Nvidia on Monday unveiled a new GPU architecture, designed for the $250 billiion visual effects industry, to power rich, cinematic-quality interactive experiences. The Turing GPU is the first ever GPU expressly for ray tracing -- a rendering technique that creates realistic lighting effects.
The Turing architecture combines dedicated hardware acceleration of four core elements: AI, ray tracing, programmable shading and simulation. It features new RT cores to accelerate ray tracing. These dedicated ray-tracing processors accelerate the computation of how light and sound travel in 3D environments at up to 10 GigaRays a second. Turing accelerates real-time ray tracing by up to 25x that of the previous Pascal generation.
The Turing architecture also features new Tensor cores for AI inferencing, providing up to 500 trillion tensor operations a second.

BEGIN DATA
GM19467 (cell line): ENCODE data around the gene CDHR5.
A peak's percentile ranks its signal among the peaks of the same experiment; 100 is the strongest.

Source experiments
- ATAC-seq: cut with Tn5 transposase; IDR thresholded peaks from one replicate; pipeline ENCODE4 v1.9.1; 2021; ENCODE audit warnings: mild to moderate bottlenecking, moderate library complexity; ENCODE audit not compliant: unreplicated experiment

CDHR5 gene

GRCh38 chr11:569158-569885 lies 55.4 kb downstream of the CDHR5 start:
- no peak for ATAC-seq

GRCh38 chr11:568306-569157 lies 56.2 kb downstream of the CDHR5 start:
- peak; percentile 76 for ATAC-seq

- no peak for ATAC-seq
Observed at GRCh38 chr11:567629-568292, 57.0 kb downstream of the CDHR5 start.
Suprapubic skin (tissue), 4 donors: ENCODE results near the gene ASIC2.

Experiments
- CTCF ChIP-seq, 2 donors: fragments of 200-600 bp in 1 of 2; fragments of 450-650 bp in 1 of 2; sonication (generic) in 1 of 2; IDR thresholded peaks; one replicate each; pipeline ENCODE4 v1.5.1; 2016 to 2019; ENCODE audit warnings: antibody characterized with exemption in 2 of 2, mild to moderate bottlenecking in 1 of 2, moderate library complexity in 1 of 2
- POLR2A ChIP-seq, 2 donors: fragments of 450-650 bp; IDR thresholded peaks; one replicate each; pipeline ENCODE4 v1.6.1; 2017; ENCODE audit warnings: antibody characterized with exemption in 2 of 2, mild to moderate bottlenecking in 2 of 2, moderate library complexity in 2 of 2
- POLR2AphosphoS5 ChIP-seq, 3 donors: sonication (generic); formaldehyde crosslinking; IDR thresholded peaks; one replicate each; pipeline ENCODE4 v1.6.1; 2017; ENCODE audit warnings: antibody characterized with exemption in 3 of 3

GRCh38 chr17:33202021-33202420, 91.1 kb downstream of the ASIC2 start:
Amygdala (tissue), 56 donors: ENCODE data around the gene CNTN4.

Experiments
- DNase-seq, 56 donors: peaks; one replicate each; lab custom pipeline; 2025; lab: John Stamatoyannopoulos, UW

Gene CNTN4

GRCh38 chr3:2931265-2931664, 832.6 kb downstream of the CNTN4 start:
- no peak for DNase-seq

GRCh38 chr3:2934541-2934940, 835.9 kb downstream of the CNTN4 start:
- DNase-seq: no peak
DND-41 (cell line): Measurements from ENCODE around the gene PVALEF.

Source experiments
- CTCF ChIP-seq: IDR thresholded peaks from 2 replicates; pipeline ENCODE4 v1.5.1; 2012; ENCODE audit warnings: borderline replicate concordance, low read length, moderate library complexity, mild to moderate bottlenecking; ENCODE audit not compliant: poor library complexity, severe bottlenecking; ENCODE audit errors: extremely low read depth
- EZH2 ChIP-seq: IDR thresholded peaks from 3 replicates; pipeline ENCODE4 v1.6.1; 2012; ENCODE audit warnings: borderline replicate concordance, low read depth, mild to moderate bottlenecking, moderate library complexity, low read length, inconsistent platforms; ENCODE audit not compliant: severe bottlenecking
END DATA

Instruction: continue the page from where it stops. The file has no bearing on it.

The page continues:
The combination of RT cores and Tensor cores makes real-time ray tracing possible.
"This fundamentally changes how computer graphics is going to be done," Nvidia founder and CEO Jensen Huang said at the SIGGRAPH conference in Vancouver, Canada.
Nvidia also announced its first Turing-based products -- the Quadro RTXTM 8000, Quadro RTX 6000 and Quadro RTX 5000 GPUs.
"Turing is Nvidia's most important innovation in computer graphics in more than a decade," Huang said in a statement. "Hybrid rendering will change the industry, opening up amazing possibilities that enhance our lives with more beautiful designs, richer entertainment and more interactive experiences. The arrival of real-time ray tracing is the Holy Grail of our industry."
With Turing's hybrid rendering capabilities, applications can simulate the physical world at 6x the speed of the previous Pascal GPU generation.
Nvidia also announced the Quadro RTX Server, a reference architecture for highly configurable, on-demand rendering and virtual workstation solutions from the datacenter.
Quadro GPUs based on Turing will be initially available in the fourth quarter.